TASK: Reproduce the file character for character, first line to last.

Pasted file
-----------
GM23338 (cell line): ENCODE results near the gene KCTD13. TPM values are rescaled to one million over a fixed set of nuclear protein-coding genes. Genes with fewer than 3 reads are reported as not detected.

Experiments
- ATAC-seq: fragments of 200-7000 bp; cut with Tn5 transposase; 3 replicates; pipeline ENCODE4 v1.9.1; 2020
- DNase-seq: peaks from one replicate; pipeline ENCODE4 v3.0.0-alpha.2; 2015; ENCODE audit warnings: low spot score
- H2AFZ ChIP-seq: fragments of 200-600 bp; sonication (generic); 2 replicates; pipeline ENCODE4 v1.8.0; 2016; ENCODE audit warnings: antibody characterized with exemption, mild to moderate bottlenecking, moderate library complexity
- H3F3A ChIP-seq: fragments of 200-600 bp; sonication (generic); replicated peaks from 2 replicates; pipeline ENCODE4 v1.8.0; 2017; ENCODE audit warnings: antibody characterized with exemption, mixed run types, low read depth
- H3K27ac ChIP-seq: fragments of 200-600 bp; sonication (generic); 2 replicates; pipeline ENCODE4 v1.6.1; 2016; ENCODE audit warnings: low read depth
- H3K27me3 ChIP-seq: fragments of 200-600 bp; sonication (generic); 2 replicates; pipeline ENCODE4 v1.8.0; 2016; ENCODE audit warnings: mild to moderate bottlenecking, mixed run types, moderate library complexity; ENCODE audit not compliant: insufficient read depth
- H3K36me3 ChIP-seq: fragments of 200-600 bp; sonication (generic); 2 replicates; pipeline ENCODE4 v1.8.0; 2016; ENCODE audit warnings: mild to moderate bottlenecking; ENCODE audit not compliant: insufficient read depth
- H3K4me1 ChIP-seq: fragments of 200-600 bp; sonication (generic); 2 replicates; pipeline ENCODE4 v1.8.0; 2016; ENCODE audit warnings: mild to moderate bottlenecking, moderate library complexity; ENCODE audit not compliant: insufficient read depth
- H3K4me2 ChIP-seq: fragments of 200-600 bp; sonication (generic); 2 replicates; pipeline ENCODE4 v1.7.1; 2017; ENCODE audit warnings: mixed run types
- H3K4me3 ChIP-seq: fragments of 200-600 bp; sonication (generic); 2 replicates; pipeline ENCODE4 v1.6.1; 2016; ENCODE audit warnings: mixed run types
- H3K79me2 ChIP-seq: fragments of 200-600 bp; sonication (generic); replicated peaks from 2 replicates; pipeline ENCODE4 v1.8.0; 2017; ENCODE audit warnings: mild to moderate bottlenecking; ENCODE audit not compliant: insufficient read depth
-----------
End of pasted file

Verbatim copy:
GM23338 (cell line): ENCODE results near the gene KCTD13. TPM values are rescaled to one million over a fixed set of nuclear protein-coding genes. Genes with fewer than 3 reads are reported as not detected.

Experiments
- ATAC-seq: fragments of 200-7000 bp; cut with Tn5 transposase; 3 replicates; pipeline ENCODE4 v1.9.1; 2020
- DNase-seq: peaks from one replicate; pipeline ENCODE4 v3.0.0-alpha.2; 2015; ENCODE audit warnings: low spot score
- H2AFZ ChIP-seq: fragments of 200-600 bp; sonication (generic); 2 replicates; pipeline ENCODE4 v1.8.0; 2016; ENCODE audit warnings: antibody characterized with exemption, mild to moderate bottlenecking, moderate library complexity
- H3F3A ChIP-seq: fragments of 200-600 bp; sonication (generic); replicated peaks from 2 replicates; pipeline ENCODE4 v1.8.0; 2017; ENCODE audit warnings: antibody characterized with exemption, mixed run types, low read depth
- H3K27ac ChIP-seq: fragments of 200-600 bp; sonication (generic); 2 replicates; pipeline ENCODE4 v1.6.1; 2016; ENCODE audit warnings: low read depth
- H3K27me3 ChIP-seq: fragments of 200-600 bp; sonication (generic); 2 replicates; pipeline ENCODE4 v1.8.0; 2016; ENCODE audit warnings: mild to moderate bottlenecking, mixed run types, moderate library complexity; ENCODE audit not compliant: insufficient read depth
- H3K36me3 ChIP-seq: fragments of 200-600 bp; sonication (generic); 2 replicates; pipeline ENCODE4 v1.8.0; 2016; ENCODE audit warnings: mild to moderate bottlenecking; ENCODE audit not compliant: insufficient read depth
- H3K4me1 ChIP-seq: fragments of 200-600 bp; sonication (generic); 2 replicates; pipeline ENCODE4 v1.8.0; 2016; ENCODE audit warnings: mild to moderate bottlenecking, moderate library complexity; ENCODE audit not compliant: insufficient read depth
- H3K4me2 ChIP-seq: fragments of 200-600 bp; sonication (generic); 2 replicates; pipeline ENCODE4 v1.7.1; 2017; ENCODE audit warnings: mixed run types
- H3K4me3 ChIP-seq: fragments of 200-600 bp; sonication (generic); 2 replicates; pipeline ENCODE4 v1.6.1; 2016; ENCODE audit warnings: mixed run types
- H3K79me2 ChIP-seq: fragments of 200-600 bp; sonication (generic); replicated peaks from 2 replicates; pipeline ENCODE4 v1.8.0; 2017; ENCODE audit warnings: mild to moderate bottlenecking; ENCODE audit not compliant: insufficient read depth